Trustee Harrison Burns and financial secretary Dottie Adams of the Rumford Point Congregational Church are leading a fundraising campaign to repair the leaky, 90-foot church steeple. (Bruce Farrin/Rumford Falls Times)

The Rumford Point Congregational Church at Route 2 and 5 has a leaky steeple, which members are raising money to repair. (Submitted photo)

RUMFORD POINT — Parishioners will begin raising money soon to repair the leaky 90-foot steeple at the Rumford Point Congregational Church on Route 2.

The project is expected to cost between $90,000 and $100,000, with half of that from a matching grant from the Maine Community Foundation. 

Pastor Cindy Christie said the church has been a prominent part of the Rumford Point community since it was erected in 1864. She said the steeple project is for the church and the community.

“To have it in good repair, I think, is something the community would be proud of,” she said.

The church was added to the National Register of Historic Places in 1985.

Financial secretary Dottie Adams said the white clapboard building is “one of a very small number of 19th century churches in Maine with original trompe l’oeil artwork on walls and ceilings, which give the appearance of an arched hallway behind the altar.”

That artwork uses realistic imagery to create the optical illusion that the depicted objects exist in three dimensions.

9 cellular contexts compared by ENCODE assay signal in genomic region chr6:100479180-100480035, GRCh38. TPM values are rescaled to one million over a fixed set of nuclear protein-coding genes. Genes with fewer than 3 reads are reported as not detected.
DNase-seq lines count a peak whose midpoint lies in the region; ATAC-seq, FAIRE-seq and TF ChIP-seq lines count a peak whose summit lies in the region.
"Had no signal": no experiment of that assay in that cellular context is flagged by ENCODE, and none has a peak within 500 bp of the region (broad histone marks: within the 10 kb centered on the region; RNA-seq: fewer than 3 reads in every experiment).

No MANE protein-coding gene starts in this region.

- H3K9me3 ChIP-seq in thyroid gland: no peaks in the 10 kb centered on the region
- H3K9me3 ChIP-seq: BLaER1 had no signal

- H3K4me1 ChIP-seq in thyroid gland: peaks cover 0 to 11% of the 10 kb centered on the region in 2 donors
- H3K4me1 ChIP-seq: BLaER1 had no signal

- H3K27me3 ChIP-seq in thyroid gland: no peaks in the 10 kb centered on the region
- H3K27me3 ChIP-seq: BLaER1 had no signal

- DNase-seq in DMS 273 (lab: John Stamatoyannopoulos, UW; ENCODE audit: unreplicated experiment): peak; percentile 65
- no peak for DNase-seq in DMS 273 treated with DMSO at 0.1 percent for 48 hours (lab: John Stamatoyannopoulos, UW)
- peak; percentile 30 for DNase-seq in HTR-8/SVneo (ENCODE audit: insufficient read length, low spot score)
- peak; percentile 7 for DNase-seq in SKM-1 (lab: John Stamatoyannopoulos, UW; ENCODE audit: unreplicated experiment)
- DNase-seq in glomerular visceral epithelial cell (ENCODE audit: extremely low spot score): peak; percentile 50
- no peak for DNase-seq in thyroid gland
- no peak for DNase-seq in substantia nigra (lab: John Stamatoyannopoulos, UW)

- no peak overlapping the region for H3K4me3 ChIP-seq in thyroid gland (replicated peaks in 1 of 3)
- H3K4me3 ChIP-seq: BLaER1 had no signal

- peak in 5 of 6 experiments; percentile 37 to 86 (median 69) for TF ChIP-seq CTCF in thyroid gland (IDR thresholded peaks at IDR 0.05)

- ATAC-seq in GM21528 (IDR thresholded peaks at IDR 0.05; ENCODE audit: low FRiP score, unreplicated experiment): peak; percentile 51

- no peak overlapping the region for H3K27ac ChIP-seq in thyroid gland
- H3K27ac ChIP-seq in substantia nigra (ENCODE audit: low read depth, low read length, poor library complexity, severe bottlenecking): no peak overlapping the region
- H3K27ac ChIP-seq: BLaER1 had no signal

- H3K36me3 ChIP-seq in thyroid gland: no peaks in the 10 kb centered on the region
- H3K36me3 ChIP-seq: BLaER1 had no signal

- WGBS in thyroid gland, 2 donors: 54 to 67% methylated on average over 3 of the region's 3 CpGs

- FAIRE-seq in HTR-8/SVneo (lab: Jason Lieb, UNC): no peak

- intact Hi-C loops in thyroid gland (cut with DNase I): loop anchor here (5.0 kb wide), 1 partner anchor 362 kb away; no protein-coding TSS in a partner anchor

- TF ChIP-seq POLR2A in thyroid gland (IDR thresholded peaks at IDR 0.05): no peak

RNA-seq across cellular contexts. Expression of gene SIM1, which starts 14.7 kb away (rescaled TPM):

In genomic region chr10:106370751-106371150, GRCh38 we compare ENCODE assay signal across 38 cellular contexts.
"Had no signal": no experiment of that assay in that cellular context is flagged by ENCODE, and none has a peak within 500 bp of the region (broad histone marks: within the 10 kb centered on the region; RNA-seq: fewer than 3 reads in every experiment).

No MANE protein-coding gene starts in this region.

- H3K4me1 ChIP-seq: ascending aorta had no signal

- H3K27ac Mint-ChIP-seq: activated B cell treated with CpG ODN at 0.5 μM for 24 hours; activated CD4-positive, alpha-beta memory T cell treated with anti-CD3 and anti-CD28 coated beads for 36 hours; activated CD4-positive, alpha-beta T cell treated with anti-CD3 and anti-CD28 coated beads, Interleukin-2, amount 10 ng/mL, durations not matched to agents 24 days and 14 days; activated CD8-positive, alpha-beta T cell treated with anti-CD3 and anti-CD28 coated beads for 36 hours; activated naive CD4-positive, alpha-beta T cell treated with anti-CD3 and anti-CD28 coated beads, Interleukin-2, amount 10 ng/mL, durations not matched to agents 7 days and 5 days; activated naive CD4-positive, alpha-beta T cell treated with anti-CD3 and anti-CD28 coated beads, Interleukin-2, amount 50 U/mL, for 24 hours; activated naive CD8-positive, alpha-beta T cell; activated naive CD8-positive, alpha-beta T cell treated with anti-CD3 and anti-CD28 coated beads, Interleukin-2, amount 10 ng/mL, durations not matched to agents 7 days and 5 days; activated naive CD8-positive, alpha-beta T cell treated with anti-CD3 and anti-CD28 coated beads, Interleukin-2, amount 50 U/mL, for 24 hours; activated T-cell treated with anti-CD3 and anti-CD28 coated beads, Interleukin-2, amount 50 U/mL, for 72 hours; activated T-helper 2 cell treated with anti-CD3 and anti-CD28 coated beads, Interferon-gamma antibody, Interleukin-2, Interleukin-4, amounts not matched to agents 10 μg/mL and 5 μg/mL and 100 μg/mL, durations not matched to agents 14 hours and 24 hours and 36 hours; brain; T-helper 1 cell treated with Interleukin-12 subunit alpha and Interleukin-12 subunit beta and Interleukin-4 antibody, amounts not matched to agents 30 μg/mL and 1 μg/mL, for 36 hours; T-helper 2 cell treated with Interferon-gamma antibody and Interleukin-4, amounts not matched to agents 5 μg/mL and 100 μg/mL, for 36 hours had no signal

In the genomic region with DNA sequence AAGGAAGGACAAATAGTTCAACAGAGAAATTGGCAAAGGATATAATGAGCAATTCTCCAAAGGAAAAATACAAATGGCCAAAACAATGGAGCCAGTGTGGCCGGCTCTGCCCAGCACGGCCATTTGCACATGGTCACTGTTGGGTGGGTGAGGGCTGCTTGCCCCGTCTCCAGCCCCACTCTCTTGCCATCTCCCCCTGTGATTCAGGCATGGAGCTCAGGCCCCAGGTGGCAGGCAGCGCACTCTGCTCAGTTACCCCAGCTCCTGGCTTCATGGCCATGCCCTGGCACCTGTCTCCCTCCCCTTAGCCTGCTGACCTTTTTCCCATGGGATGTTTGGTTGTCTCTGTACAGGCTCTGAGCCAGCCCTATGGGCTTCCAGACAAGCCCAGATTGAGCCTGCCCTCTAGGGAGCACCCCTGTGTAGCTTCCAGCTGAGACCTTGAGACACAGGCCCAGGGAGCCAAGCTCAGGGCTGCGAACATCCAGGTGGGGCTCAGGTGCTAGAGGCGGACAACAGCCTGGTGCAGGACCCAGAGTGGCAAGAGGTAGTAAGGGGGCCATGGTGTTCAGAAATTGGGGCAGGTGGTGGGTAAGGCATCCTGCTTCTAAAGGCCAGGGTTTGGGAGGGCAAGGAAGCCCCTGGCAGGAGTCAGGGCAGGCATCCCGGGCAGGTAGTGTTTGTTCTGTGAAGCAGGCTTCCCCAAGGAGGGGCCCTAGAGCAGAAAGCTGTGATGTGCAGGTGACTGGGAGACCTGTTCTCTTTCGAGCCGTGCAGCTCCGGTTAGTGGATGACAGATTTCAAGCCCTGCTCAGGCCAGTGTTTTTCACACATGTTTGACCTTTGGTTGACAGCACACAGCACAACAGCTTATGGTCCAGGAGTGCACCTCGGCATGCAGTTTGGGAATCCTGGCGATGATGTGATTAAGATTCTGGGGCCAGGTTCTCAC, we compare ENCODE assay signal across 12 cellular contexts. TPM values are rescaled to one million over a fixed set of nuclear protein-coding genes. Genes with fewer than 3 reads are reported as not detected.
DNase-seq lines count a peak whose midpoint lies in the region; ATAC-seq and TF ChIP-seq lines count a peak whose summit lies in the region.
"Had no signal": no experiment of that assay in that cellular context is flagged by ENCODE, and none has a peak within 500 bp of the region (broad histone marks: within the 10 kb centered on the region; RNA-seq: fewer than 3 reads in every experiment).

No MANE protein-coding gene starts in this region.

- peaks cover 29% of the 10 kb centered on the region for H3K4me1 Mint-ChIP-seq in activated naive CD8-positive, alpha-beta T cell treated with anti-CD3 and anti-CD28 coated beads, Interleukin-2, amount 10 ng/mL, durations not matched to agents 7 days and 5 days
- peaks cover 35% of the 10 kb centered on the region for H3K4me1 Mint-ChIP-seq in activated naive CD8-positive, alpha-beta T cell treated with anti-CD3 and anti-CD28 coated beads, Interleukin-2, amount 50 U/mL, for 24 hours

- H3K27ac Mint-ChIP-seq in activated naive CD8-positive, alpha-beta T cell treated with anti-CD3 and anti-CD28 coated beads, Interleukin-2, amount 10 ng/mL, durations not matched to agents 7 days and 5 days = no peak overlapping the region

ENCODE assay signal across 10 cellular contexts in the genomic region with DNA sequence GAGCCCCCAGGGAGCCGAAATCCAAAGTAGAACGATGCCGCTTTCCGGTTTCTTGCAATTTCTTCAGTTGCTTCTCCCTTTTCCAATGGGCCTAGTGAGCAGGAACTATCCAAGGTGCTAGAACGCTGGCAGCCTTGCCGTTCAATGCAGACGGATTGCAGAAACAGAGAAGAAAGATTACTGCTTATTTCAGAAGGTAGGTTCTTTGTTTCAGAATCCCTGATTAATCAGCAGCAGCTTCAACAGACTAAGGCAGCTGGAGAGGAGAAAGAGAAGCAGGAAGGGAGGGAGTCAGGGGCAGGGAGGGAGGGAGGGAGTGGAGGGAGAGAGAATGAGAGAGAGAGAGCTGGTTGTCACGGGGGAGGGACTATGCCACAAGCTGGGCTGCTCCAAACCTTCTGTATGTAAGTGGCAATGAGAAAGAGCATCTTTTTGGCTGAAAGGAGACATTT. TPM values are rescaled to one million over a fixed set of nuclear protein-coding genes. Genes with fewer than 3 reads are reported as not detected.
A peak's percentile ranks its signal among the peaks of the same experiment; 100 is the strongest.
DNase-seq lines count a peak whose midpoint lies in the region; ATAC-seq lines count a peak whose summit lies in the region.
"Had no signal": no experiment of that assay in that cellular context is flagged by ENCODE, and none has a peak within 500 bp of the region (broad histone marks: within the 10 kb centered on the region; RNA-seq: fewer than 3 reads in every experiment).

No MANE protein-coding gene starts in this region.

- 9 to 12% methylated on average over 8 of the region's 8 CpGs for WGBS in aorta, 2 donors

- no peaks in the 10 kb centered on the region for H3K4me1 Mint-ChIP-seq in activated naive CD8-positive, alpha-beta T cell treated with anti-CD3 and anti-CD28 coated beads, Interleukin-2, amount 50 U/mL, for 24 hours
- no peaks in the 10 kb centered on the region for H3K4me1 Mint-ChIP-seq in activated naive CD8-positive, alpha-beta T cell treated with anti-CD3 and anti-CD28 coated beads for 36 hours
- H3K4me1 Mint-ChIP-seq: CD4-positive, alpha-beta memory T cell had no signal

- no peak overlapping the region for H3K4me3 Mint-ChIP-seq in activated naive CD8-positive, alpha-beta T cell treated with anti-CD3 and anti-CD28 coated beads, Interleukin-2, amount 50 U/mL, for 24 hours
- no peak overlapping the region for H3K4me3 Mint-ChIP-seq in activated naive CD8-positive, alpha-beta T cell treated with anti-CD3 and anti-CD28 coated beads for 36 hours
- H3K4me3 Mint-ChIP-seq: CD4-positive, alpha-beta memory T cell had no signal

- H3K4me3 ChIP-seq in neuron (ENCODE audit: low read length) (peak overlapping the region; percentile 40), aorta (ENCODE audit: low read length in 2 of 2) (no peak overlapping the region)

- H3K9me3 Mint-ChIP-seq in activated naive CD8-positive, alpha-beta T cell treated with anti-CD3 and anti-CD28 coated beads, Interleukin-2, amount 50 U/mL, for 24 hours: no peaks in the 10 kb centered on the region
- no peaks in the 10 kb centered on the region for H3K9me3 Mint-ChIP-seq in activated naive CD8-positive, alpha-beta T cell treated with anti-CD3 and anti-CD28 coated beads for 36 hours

The artist may have been Jonathan Adams Bartlett, a folk artist living on the South Rumford side of the Androscoggin River, or Charles Schumacher of Portland and Boston, who did similar murals in a church in the Mayville region of Bethel, Adams said.

Adams and Trustee Harrison Burns are leading the fundraising effort.

Burns applied to the Maine Community Foundation last year and received $4,000 for an assessment of the steeple by Gartley Engineering & Dorsky Surveying of Camden. Afterward, the Foundation deemed it a worthy project and offered a matching grant.

Adams said they’re looking to raise between $45,000 and $50,000, which will be matched by the grant.

In a letter-writing campaign, the church is reaching out to past and present members, friends and families of the  church, as well as the community.

“With any luck, we will be able to get the community excited about helping to stabilize the steeple and get us back in good shape,” Christie said. “It’s not a huge congregation, so it takes a community.”

Adams said they’ve seen their Sunday service attendance dwindle to 15 to 20 in the winter and 25 to 30 in the summer.

Anyone wishing to make a tax-deductible donation may send a check to the Rumford Point Church Steeple Fund, P.O. Box 38, Hanover, ME 04237.